Two book reviews for you today, they’re not very long because it’s way too hot and muggy, and I’m still recovering from Paris.
A long list of things I learnt in Paris that might be of use to other novice travellers (it was orginally ten but the lessons got away from me).
- The French are fucking insane and should never be allowed near cars, vans, motorcycle or bicycles.Traffic laws seem to mean nothing and crossing the road means taking your life in your hands and hoping you make it across the road before someone decides to just drive over the crossing. Crossing when the green man is lit is only marginally less dangerous than using a crossing without lights. Follow the example of the locals and cross when they do.
- Motoercycles and bicycles are incredibly common means of transport in Paris. When crossing the road, be sure t0o make an extra observation behind you as they tend to appear from nowhere and sometimes ride on the footpath. There are dedicated cycle lanes on the pavements – try to avoid walking in them. Bicycles can be rented from racks all over the city and can be left at any other official rack.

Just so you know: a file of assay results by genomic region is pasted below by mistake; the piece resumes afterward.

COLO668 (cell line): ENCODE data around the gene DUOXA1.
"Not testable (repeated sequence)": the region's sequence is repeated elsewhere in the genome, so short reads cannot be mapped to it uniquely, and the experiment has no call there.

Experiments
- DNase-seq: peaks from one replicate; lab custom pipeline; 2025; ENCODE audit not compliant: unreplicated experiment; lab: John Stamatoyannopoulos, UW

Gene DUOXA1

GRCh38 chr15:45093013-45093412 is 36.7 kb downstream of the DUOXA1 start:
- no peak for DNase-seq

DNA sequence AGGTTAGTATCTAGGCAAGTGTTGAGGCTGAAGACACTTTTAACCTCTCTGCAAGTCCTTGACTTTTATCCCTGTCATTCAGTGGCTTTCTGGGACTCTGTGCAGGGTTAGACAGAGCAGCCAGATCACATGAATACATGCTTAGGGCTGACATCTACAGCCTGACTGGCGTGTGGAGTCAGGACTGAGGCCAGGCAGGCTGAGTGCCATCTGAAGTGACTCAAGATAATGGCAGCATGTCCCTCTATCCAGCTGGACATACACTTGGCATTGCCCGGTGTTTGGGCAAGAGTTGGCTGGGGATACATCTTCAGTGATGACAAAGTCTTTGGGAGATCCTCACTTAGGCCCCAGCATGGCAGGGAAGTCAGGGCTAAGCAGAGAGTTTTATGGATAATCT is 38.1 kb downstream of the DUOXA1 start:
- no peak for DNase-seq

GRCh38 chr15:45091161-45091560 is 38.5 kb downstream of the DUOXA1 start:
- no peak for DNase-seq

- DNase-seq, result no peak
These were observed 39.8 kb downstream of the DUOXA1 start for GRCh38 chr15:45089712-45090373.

- Restaurants have English language menus; they’ll either give them to you when you walk in and are obviously a tourist or you can ask for them and you won’t have to struggle with trying to make sense of the menu in French if your language skills are so-so.
- Always wait to be seated when you enter a cafe or restaurent. The waiter will ask how many and whether you want to sit inside or outside. Most of them speak reasonable English if you need help.